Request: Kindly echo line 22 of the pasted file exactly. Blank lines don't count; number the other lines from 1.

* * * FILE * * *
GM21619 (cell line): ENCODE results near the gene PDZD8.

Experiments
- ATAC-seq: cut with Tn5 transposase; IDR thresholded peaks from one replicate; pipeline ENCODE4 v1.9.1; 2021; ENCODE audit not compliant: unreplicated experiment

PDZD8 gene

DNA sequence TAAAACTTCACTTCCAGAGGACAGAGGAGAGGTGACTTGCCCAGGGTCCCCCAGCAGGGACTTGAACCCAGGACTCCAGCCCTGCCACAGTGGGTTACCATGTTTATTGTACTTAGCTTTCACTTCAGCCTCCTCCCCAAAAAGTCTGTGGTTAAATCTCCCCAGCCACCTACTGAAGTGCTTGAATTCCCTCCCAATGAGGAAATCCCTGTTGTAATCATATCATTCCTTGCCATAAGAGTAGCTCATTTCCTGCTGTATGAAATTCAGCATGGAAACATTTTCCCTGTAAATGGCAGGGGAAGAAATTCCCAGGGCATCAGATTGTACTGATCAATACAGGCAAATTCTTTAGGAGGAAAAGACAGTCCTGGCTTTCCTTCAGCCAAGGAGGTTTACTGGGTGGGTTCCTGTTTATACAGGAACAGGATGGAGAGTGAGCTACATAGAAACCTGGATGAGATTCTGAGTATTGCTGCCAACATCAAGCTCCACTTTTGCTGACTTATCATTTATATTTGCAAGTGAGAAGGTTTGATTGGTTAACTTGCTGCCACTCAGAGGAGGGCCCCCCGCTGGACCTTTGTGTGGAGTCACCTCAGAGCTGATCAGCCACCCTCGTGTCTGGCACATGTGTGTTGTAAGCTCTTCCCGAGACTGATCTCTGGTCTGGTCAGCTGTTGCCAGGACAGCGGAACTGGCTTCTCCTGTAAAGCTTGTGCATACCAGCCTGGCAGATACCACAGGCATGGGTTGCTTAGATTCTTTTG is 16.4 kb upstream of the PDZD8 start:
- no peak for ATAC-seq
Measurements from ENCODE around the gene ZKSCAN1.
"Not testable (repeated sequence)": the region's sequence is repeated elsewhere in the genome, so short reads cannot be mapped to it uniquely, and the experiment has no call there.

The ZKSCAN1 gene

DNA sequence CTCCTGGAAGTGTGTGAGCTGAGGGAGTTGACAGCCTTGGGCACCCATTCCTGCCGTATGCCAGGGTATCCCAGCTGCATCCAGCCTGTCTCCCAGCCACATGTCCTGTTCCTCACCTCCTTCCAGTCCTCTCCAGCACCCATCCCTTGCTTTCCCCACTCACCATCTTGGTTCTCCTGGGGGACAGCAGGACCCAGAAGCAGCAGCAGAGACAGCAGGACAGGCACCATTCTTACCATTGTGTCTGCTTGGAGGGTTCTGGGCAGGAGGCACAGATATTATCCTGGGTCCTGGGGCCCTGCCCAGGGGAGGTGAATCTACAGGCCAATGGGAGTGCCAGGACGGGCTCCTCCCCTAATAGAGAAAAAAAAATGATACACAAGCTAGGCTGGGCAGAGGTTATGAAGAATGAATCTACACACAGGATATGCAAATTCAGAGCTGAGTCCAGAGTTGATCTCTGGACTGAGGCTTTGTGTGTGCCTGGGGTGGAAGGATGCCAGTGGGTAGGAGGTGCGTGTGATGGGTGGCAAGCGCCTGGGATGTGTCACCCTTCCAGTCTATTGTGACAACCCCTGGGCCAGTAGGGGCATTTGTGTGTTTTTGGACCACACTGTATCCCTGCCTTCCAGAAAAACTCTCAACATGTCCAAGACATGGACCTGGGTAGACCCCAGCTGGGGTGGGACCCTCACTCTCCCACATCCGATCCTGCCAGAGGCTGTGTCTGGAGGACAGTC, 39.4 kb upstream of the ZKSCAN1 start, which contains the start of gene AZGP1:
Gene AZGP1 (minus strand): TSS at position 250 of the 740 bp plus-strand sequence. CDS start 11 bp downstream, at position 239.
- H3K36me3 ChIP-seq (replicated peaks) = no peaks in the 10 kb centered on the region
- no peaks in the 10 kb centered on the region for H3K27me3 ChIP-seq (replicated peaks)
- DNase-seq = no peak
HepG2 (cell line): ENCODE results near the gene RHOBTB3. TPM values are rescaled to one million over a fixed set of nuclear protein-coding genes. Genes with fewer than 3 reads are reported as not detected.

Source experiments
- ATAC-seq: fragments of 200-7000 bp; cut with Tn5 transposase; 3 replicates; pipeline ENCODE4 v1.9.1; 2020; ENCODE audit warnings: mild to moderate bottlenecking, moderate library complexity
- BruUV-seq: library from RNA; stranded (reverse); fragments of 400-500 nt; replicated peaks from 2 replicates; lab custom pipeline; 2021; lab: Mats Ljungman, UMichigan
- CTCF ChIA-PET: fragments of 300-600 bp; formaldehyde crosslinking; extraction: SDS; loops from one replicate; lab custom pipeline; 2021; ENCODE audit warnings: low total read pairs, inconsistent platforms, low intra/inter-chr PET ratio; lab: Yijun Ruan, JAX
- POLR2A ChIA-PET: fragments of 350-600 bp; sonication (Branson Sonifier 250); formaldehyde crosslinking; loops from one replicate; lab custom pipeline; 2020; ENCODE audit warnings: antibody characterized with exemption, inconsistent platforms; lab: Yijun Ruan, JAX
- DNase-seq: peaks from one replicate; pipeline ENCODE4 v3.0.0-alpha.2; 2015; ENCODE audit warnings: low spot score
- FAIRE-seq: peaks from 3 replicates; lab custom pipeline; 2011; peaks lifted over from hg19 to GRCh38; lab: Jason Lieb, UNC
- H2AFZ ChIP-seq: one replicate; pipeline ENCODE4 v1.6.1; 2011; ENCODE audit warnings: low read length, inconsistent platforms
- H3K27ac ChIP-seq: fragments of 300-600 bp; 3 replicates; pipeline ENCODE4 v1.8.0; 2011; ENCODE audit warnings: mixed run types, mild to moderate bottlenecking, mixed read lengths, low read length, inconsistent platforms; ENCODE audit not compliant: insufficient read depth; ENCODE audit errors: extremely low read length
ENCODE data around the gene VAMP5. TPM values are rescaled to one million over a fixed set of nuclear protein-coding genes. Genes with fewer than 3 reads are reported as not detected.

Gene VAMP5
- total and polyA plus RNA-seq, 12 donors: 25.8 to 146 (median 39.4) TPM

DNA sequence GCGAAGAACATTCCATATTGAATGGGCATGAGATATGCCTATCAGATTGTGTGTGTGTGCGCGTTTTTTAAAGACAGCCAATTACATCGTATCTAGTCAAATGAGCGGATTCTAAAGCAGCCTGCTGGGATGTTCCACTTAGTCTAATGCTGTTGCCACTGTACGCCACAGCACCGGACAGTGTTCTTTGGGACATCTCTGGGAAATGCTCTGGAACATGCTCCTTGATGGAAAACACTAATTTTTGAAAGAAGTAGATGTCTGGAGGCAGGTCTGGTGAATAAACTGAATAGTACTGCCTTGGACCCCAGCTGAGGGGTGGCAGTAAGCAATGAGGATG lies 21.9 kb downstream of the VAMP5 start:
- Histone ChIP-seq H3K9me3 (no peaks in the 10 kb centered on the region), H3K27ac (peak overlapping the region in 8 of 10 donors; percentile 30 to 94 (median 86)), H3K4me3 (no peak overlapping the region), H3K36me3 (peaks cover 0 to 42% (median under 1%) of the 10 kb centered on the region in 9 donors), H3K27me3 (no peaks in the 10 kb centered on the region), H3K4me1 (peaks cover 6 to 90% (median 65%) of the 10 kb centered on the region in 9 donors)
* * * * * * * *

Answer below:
- FAIRE-seq: peaks from 3 replicates; lab custom pipeline; 2011; peaks lifted over from hg19 to GRCh38; lab: Jason Lieb, UNC